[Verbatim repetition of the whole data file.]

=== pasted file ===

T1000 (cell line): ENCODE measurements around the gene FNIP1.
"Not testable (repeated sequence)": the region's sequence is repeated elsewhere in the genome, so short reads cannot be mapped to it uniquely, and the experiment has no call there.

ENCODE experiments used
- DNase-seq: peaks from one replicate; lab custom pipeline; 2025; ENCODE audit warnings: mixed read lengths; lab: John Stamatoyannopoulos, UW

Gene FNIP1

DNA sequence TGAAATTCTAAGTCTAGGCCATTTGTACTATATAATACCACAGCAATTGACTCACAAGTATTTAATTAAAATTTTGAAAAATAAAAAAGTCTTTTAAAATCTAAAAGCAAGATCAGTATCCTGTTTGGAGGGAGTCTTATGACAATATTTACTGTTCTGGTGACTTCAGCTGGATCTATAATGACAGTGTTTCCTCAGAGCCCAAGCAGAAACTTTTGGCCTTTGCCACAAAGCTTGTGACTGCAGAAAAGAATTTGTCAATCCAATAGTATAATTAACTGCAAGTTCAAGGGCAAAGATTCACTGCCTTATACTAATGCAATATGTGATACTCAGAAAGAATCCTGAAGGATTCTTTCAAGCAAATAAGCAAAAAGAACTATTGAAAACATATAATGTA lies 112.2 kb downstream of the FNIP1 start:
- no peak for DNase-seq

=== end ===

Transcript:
T1000 (cell line): ENCODE measurements around the gene FNIP1.
"Not testable (repeated sequence)": the region's sequence is repeated elsewhere in the genome, so short reads cannot be mapped to it uniquely, and the experiment has no call there.

ENCODE experiments used
- DNase-seq: peaks from one replicate; lab custom pipeline; 2025; ENCODE audit warnings: mixed read lengths; lab: John Stamatoyannopoulos, UW

Gene FNIP1

DNA sequence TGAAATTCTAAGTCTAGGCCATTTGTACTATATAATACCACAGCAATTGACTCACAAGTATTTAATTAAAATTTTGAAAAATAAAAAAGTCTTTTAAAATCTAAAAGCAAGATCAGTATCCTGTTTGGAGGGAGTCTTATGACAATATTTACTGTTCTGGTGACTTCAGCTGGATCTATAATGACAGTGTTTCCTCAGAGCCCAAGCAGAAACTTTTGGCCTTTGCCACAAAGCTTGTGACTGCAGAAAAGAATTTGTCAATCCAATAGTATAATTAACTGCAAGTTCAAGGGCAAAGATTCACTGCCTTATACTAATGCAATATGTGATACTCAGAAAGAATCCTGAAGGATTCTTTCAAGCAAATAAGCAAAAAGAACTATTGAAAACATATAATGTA lies 112.2 kb downstream of the FNIP1 start:
- no peak for DNase-seq